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BMJ Open. 2014 Feb 27;4(2):e004410. doi: 10.1136/bmjopen-2013-004410.

Measuring Armenia's progress on the Tobacco Control Scale: an evaluation of tobacco control in an economy in transition, 2005-2009.

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Center for Health Services Research and Development, American University of Armenia, Yerevan, Armenia.



This study aimed to measure the 5-year progress in the implementation of WHO Framework Convention on Tobacco Control (FCTC) in Armenia by applying the Tobacco Control Scale, a rapid assessment tool developed to assess the strength of tobacco control policies in Europe.


Armenia, an economy in transition, has extreme smoking rates among men (62.5%) despite acceding to FCTC in 2004. However, little research has been carried out to evaluate Armenia's progress in tobacco control.


The Tobacco Control Scale total score was estimated for Armenia using the original methodology; however, a different source of data was used in estimating the subscores on tobacco price and tobacco control spending.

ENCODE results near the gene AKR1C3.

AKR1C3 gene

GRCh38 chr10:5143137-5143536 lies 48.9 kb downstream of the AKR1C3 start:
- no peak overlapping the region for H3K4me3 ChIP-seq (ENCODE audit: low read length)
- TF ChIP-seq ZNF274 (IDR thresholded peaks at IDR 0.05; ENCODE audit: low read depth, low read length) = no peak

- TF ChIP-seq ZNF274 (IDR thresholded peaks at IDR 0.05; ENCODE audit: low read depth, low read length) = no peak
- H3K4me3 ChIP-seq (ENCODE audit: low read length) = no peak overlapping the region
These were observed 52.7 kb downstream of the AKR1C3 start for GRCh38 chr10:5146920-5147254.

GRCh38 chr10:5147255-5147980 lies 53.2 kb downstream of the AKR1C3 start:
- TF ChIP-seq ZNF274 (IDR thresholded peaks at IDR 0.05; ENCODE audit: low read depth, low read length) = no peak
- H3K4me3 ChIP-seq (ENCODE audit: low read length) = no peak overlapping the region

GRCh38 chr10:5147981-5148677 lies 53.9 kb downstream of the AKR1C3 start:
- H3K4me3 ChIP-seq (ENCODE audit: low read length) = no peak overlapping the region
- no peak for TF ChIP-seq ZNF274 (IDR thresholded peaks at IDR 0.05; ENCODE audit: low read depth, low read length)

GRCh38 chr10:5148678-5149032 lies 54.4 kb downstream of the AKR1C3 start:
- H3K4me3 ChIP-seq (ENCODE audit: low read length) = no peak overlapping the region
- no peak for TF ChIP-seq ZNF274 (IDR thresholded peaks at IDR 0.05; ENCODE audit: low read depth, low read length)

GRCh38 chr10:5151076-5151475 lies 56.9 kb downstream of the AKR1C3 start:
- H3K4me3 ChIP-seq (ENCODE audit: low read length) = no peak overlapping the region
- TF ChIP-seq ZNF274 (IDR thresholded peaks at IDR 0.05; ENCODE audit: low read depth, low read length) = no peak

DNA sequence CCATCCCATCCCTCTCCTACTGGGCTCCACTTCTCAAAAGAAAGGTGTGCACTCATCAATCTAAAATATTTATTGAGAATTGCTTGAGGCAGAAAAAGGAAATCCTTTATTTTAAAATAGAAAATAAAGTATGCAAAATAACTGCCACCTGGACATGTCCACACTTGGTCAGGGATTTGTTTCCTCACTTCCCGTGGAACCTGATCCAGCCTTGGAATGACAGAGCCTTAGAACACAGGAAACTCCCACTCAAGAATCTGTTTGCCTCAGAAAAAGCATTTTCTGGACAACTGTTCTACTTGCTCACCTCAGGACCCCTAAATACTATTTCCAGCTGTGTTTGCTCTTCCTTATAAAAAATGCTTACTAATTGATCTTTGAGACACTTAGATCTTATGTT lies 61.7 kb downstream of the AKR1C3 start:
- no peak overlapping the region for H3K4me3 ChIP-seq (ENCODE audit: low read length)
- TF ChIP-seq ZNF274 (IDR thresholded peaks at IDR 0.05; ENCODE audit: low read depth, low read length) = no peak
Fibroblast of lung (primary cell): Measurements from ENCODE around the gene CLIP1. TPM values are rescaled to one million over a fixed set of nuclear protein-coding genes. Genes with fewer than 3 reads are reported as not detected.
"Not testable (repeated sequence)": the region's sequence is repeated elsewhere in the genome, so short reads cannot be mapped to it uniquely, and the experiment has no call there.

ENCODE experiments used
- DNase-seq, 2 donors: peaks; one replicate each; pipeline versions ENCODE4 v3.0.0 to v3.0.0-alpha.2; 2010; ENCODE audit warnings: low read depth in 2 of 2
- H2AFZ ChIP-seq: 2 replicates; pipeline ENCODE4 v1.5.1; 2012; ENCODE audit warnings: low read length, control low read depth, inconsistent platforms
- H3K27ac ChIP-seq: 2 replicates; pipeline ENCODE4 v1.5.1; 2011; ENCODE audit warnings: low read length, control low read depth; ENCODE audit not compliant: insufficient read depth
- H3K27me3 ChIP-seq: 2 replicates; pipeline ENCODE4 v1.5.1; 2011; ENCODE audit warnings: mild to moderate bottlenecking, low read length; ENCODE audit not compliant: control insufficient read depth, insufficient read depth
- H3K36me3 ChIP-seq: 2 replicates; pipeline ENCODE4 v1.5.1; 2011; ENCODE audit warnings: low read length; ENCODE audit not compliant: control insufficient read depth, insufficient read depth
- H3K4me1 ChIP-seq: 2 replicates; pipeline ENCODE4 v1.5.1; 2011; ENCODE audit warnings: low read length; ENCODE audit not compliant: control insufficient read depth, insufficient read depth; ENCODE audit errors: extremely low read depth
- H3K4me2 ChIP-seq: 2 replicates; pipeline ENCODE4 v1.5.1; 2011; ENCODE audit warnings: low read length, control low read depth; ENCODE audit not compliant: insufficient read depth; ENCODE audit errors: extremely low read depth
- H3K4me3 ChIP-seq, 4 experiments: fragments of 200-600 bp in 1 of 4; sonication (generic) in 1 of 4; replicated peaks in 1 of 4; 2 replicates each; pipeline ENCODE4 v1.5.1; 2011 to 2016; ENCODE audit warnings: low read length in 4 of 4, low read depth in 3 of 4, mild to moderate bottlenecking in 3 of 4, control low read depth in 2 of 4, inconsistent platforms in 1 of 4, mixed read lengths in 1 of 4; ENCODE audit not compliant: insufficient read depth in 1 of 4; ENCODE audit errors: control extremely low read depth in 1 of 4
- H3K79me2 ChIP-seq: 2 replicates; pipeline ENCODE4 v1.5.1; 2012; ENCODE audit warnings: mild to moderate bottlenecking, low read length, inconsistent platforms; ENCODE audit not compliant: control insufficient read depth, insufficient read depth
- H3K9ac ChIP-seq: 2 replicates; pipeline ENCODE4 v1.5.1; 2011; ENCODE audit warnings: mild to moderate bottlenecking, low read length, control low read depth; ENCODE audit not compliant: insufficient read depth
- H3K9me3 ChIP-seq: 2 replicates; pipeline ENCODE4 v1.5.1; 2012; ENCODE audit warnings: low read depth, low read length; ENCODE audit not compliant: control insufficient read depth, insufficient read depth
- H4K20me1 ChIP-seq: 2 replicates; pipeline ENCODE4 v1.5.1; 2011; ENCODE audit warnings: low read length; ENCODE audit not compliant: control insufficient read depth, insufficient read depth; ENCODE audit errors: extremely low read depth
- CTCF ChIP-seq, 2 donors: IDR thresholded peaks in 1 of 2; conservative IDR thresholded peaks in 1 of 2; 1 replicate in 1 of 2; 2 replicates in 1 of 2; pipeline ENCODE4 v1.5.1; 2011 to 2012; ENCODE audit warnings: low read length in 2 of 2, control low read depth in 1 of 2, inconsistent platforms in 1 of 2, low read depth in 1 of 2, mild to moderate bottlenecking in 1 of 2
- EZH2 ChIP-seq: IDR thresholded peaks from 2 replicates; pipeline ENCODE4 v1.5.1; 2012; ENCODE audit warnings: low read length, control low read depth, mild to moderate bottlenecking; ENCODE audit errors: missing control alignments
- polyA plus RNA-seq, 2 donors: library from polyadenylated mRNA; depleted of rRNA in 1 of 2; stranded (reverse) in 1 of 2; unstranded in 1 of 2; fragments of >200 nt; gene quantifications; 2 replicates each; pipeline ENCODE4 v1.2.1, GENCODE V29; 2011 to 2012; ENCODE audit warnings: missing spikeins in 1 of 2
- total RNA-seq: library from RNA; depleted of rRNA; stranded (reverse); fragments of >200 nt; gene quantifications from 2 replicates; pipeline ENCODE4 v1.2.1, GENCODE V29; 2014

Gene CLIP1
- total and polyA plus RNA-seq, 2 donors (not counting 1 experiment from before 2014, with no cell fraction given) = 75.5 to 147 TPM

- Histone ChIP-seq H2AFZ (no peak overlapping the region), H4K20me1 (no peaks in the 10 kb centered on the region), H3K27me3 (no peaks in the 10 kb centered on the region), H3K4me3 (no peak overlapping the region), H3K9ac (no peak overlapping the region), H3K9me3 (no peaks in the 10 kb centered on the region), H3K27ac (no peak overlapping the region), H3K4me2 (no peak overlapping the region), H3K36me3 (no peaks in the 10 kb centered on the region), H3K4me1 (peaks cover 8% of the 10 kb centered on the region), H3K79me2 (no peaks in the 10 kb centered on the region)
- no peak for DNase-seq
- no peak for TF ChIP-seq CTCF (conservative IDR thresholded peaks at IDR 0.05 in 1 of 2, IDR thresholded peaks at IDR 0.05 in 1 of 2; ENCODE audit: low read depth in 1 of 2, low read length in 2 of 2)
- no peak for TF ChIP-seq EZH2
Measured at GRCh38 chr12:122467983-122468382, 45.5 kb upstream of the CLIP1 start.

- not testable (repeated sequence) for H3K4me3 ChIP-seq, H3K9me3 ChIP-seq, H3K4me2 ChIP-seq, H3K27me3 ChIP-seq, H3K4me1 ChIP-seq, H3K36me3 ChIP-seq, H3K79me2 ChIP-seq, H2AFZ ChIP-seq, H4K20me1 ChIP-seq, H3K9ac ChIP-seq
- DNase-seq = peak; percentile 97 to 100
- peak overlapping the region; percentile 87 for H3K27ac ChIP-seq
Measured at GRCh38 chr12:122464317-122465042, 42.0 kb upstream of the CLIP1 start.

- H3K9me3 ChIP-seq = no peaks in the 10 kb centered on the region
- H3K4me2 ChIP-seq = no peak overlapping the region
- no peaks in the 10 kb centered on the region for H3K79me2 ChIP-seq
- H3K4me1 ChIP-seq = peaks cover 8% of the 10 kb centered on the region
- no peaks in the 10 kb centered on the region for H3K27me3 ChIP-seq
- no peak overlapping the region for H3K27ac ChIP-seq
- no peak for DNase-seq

Armenia's total score on Tobacco Control Scale has considerably improved from 2005 to 2009, mostly due to larger health warnings and advertising ban, and increased public spending on tobacco control. The scores for smoke-free public places, advertising ban, health warnings and treatment categories were below the European average in 2005 and 2007, while the price score was higher. Neither total tobacco control score nor any of its components showed a significant predictive value in a simple regression analysis using the total score and subscores as predictors for log-transformed per capita tobacco consumption.


Higher than the European average price score for Armenia cannot be explained by the concept of affordability alone and may reflect a measurement error due to peculiarities of transition economies. The applicability of the Tobacco Control Scale could be limited to countries with mature economies, but not to transition countries such as Armenia with different social, political and economic environment. The scale modification, such as an adjustment for the policy enforcement and the effectiveness of public tobacco control spending along with alternative measures of affordability would be warranted to enhance its applicability in low-income and middle-income countries.


Epidemiology; Public Health

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